Recently I have got a chance to dive into Python development, particularly into the ArcPy site package. I have started learning more about Python and how it can be used within the ArcGIS platform one year ago and use it now and then mostly for the cases when the geoprocessing workflow complexity becomes too high and using ModelBuilder is no longer practical. I do like the Iterators introduced in ArcGIS 10.0 and I have shown how one can take advantage of them in some previous posts. No doubt, they fill the gap between Python and ModelBuilder visual modelling to some extent. However, nowadays I tend to start building my geoprocessing workflows using Python directly from the beginning.
This is partly because it became easier for me now to see the workflow from the code rather than visually in ModelBuilder with numerous objects and the relationships. Another thing is that it is so much easier to build up the Python script functionality by using external modules such as zipping, os, logging, math and many more. Copying and pasting chunks of code into the PyScripter (my favorite IDE so far) is so much easier than dealing with creating first script tools in a toolbox and then adding the tool to the model and setting up all the conditions and connections. Dealing with passing the values from a model to a script can be also quite often cumbersome comparing to doing that in the script source code.
Another thing is that programming with Python is quite a valuable skill for a GIS professional as was mentioned by Bill Dollins in his blog post. I agree with him and do try to stay comfortable with programming Python for ArcGIS. By the way, if you just have started thinking of learning Python programming because you want to automate some parts of your current business workflows, check the Python Scripting for ArcGIS (10.1) book. I have gone through this one in February and can recommend it very high. This book should get you up and running fairly quickly. Another good book to look at is A Python Primer for ArcGIS (10.0) – it was written for 10.0 and does not cover a couple of things introduced in 10.1 (like Data Access module cursors) yet it is still worth checking. I have read through this one last year too and liked it very much.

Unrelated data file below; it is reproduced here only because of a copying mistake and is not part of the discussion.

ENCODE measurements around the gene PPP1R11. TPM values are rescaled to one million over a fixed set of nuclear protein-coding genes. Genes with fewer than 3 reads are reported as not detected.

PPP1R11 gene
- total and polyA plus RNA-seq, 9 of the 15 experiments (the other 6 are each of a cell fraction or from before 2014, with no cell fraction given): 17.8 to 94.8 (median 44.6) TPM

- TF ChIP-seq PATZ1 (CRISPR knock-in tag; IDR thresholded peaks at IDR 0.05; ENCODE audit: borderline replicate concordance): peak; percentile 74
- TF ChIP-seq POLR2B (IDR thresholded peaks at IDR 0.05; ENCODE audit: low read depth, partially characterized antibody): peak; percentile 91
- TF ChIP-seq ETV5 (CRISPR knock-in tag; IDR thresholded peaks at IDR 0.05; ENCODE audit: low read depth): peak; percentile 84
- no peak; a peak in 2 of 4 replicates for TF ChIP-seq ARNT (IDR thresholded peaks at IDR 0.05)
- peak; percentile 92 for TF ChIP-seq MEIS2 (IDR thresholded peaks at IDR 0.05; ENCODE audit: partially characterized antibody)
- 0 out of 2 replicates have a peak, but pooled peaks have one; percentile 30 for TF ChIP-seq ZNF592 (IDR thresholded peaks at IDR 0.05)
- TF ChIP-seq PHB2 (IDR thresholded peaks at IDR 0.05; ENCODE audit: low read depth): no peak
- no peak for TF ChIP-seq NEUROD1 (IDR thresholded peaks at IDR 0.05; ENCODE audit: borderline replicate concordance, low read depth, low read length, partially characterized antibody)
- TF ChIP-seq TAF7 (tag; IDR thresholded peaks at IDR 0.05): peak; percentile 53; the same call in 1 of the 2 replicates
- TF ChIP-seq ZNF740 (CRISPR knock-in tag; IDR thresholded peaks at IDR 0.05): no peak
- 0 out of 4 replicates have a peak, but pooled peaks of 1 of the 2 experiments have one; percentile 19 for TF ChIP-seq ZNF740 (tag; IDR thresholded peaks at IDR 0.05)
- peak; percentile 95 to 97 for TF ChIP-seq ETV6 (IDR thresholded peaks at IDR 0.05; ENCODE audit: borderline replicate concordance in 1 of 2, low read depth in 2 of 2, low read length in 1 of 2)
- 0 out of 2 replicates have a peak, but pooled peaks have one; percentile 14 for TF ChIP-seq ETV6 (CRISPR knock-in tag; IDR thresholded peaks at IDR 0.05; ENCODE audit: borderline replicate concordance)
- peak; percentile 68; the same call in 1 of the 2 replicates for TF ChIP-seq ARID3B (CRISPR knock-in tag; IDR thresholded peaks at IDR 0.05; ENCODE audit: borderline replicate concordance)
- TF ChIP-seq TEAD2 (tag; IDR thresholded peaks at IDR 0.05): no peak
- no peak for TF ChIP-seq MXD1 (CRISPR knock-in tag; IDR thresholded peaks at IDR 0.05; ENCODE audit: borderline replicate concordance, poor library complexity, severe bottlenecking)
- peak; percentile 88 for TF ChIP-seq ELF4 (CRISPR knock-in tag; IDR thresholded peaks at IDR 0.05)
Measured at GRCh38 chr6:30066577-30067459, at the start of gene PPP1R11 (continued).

A couple of weeks ago I have developed a Python add-in in ArcGIS 10.1 for managing some GIS logic within ArcMap which was is not available out-of-the-box. I am talking about the ability to define the geometry of the feature with the NULL shape in a feature class – this was supposed to get done by user while selecting a row in the attribute table (which represents a feature) and then click on the map to set the XY values for the point feature geometry. If you are not ArcObjects guru and don’t plan to heavily use it yet still need to get a “button” in ArcGIS that user would be able to interact with, you should definitely check the Python add-ins that were introduced in 10.1. It is also a great way to basically let your current GP script tools to run from the ArcGIS GUI and, if applicable, respond to user actions.
Anyways, the business logic steps are as below:
1. User selects a feature in the attribute table of the feature class created from the text file (here inserting null geometries for coordinates would work fine).
2. User chooses what location this feature will have by double-clicking this location on the map. This fires up several things.
2a. The add-in’s onMouseDownMap(self, x, y, button, shift) function gets XY coordinates of where the user clicks (in fact, only the first click of the mouse is required here).
2b. The add-in’s onDblClick(self) function starts running. The logic checks with the Get Count GP tool if there is exactly one feature selected. Here is where the arcpy.da.UpdateCursor comes into play. I am updating the geometry of the selected feature based on the XY values received earlier in another function.
3. Lastly, refreshing active view.